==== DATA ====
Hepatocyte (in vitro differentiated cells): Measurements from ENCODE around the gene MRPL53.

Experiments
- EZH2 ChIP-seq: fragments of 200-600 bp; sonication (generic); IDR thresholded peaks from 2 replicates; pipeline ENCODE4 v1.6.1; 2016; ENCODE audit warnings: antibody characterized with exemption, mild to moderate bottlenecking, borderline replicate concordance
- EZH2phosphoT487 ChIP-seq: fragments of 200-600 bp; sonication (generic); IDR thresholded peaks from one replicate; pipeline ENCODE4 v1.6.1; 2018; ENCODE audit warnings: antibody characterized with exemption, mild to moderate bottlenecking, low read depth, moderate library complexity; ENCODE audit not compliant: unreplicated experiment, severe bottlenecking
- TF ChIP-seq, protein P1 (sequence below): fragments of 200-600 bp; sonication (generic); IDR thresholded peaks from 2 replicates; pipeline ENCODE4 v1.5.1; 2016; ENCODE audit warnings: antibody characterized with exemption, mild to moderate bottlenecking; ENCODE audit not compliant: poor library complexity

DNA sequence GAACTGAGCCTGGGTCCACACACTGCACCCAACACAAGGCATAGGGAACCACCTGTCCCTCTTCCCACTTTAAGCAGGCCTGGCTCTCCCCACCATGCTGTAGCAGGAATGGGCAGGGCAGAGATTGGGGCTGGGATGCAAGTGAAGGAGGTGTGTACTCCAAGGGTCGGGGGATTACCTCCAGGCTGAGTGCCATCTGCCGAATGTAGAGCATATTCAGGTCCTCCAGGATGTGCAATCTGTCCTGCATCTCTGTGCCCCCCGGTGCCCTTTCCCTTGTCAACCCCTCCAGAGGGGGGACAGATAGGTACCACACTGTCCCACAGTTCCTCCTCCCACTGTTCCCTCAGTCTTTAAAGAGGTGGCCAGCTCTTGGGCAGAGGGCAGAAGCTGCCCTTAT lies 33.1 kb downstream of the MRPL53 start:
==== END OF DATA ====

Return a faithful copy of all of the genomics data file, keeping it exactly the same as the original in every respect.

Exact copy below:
Hepatocyte (in vitro differentiated cells): Measurements from ENCODE around the gene MRPL53.

Experiments
- EZH2 ChIP-seq: fragments of 200-600 bp; sonication (generic); IDR thresholded peaks from 2 replicates; pipeline ENCODE4 v1.6.1; 2016; ENCODE audit warnings: antibody characterized with exemption, mild to moderate bottlenecking, borderline replicate concordance
- EZH2phosphoT487 ChIP-seq: fragments of 200-600 bp; sonication (generic); IDR thresholded peaks from one replicate; pipeline ENCODE4 v1.6.1; 2018; ENCODE audit warnings: antibody characterized with exemption, mild to moderate bottlenecking, low read depth, moderate library complexity; ENCODE audit not compliant: unreplicated experiment, severe bottlenecking
- TF ChIP-seq, protein P1 (sequence below): fragments of 200-600 bp; sonication (generic); IDR thresholded peaks from 2 replicates; pipeline ENCODE4 v1.5.1; 2016; ENCODE audit warnings: antibody characterized with exemption, mild to moderate bottlenecking; ENCODE audit not compliant: poor library complexity

DNA sequence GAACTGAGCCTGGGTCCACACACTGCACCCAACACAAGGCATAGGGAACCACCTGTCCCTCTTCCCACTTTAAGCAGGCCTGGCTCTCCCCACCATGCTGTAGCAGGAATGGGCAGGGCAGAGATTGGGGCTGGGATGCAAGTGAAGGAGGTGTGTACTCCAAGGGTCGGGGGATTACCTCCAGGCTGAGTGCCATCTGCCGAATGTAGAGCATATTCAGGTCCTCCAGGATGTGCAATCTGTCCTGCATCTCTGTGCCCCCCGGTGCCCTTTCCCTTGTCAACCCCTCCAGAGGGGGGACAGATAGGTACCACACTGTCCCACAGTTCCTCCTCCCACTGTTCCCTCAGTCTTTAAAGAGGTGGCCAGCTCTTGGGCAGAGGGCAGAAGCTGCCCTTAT lies 33.1 kb downstream of the MRPL53 start: